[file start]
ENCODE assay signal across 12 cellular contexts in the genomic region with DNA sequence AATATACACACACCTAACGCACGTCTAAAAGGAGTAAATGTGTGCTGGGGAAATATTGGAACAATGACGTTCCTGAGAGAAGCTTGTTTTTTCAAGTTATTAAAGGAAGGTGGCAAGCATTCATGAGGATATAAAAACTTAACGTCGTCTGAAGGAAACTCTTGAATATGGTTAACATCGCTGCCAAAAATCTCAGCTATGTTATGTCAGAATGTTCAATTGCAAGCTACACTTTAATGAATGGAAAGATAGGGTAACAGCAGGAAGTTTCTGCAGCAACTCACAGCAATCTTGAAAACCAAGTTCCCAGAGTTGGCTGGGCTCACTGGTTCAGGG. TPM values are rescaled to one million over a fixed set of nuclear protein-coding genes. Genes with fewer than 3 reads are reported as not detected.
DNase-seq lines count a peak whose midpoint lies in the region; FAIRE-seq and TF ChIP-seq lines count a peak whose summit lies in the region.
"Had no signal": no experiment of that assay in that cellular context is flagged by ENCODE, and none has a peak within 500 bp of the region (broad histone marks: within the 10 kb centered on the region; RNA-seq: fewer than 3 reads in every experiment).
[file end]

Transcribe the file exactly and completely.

ENCODE assay signal across 12 cellular contexts in the genomic region with DNA sequence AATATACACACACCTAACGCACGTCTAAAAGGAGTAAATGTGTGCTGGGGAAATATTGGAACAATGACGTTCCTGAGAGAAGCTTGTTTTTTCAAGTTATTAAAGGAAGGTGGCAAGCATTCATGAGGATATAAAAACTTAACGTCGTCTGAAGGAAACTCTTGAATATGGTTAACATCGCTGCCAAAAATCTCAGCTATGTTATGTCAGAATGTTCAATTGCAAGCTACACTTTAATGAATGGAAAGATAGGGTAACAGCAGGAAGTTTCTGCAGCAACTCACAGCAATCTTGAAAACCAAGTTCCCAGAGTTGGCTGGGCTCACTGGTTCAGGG. TPM values are rescaled to one million over a fixed set of nuclear protein-coding genes. Genes with fewer than 3 reads are reported as not detected.
DNase-seq lines count a peak whose midpoint lies in the region; FAIRE-seq and TF ChIP-seq lines count a peak whose summit lies in the region.
"Had no signal": no experiment of that assay in that cellular context is flagged by ENCODE, and none has a peak within 500 bp of the region (broad histone marks: within the 10 kb centered on the region; RNA-seq: fewer than 3 reads in every experiment).